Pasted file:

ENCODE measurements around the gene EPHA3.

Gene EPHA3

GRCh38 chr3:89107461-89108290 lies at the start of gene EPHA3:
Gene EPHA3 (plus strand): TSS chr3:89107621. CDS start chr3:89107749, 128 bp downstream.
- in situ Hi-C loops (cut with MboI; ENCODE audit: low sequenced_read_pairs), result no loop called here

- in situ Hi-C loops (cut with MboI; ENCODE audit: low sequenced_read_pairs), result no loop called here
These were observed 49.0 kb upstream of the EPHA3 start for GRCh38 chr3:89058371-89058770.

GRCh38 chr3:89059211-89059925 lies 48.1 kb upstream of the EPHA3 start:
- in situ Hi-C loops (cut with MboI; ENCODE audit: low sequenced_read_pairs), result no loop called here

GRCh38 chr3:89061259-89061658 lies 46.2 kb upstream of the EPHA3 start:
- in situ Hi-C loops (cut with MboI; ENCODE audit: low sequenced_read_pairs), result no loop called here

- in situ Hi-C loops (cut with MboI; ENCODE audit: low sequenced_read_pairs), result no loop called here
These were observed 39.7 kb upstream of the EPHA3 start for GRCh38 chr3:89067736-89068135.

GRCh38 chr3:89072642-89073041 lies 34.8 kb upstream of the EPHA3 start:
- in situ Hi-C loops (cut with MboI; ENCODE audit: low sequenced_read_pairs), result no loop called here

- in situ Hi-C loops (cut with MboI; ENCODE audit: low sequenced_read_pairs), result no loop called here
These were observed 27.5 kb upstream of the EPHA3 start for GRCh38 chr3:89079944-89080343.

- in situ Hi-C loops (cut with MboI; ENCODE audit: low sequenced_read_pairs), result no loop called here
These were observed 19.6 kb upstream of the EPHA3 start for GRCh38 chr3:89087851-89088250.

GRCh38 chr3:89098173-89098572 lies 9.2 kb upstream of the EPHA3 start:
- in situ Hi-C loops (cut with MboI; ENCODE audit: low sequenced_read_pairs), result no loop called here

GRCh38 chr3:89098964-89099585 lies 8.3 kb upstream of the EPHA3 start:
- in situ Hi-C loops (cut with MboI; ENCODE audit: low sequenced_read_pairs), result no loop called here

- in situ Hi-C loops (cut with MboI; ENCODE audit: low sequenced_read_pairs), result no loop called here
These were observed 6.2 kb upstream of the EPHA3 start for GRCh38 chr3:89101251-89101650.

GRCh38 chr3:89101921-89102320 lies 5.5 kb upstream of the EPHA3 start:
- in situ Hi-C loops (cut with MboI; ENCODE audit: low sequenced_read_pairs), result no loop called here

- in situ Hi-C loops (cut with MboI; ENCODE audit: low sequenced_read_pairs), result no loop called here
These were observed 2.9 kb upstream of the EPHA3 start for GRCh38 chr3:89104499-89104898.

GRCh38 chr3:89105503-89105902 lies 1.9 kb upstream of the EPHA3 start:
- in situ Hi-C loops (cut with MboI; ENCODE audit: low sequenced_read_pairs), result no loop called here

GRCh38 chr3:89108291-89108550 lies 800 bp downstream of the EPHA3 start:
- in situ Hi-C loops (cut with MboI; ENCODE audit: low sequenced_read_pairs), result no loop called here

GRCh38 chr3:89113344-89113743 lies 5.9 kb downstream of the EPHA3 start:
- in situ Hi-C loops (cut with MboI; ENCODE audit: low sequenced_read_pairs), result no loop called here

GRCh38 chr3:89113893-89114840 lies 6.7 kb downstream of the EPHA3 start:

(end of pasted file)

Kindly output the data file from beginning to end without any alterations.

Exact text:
ENCODE measurements around the gene EPHA3.

Gene EPHA3

GRCh38 chr3:89107461-89108290 lies at the start of gene EPHA3:
Gene EPHA3 (plus strand): TSS chr3:89107621. CDS start chr3:89107749, 128 bp downstream.
- in situ Hi-C loops (cut with MboI; ENCODE audit: low sequenced_read_pairs), result no loop called here

- in situ Hi-C loops (cut with MboI; ENCODE audit: low sequenced_read_pairs), result no loop called here
These were observed 49.0 kb upstream of the EPHA3 start for GRCh38 chr3:89058371-89058770.

GRCh38 chr3:89059211-89059925 lies 48.1 kb upstream of the EPHA3 start:
- in situ Hi-C loops (cut with MboI; ENCODE audit: low sequenced_read_pairs), result no loop called here

GRCh38 chr3:89061259-89061658 lies 46.2 kb upstream of the EPHA3 start:
- in situ Hi-C loops (cut with MboI; ENCODE audit: low sequenced_read_pairs), result no loop called here

- in situ Hi-C loops (cut with MboI; ENCODE audit: low sequenced_read_pairs), result no loop called here
These were observed 39.7 kb upstream of the EPHA3 start for GRCh38 chr3:89067736-89068135.

GRCh38 chr3:89072642-89073041 lies 34.8 kb upstream of the EPHA3 start:
- in situ Hi-C loops (cut with MboI; ENCODE audit: low sequenced_read_pairs), result no loop called here

- in situ Hi-C loops (cut with MboI; ENCODE audit: low sequenced_read_pairs), result no loop called here
These were observed 27.5 kb upstream of the EPHA3 start for GRCh38 chr3:89079944-89080343.

- in situ Hi-C loops (cut with MboI; ENCODE audit: low sequenced_read_pairs), result no loop called here
These were observed 19.6 kb upstream of the EPHA3 start for GRCh38 chr3:89087851-89088250.

GRCh38 chr3:89098173-89098572 lies 9.2 kb upstream of the EPHA3 start:
- in situ Hi-C loops (cut with MboI; ENCODE audit: low sequenced_read_pairs), result no loop called here

GRCh38 chr3:89098964-89099585 lies 8.3 kb upstream of the EPHA3 start:
- in situ Hi-C loops (cut with MboI; ENCODE audit: low sequenced_read_pairs), result no loop called here

- in situ Hi-C loops (cut with MboI; ENCODE audit: low sequenced_read_pairs), result no loop called here
These were observed 6.2 kb upstream of the EPHA3 start for GRCh38 chr3:89101251-89101650.

GRCh38 chr3:89101921-89102320 lies 5.5 kb upstream of the EPHA3 start:
- in situ Hi-C loops (cut with MboI; ENCODE audit: low sequenced_read_pairs), result no loop called here

- in situ Hi-C loops (cut with MboI; ENCODE audit: low sequenced_read_pairs), result no loop called here
These were observed 2.9 kb upstream of the EPHA3 start for GRCh38 chr3:89104499-89104898.

GRCh38 chr3:89105503-89105902 lies 1.9 kb upstream of the EPHA3 start:
- in situ Hi-C loops (cut with MboI; ENCODE audit: low sequenced_read_pairs), result no loop called here

GRCh38 chr3:89108291-89108550 lies 800 bp downstream of the EPHA3 start:
- in situ Hi-C loops (cut with MboI; ENCODE audit: low sequenced_read_pairs), result no loop called here

GRCh38 chr3:89113344-89113743 lies 5.9 kb downstream of the EPHA3 start:
- in situ Hi-C loops (cut with MboI; ENCODE audit: low sequenced_read_pairs), result no loop called here

GRCh38 chr3:89113893-89114840 lies 6.7 kb downstream of the EPHA3 start: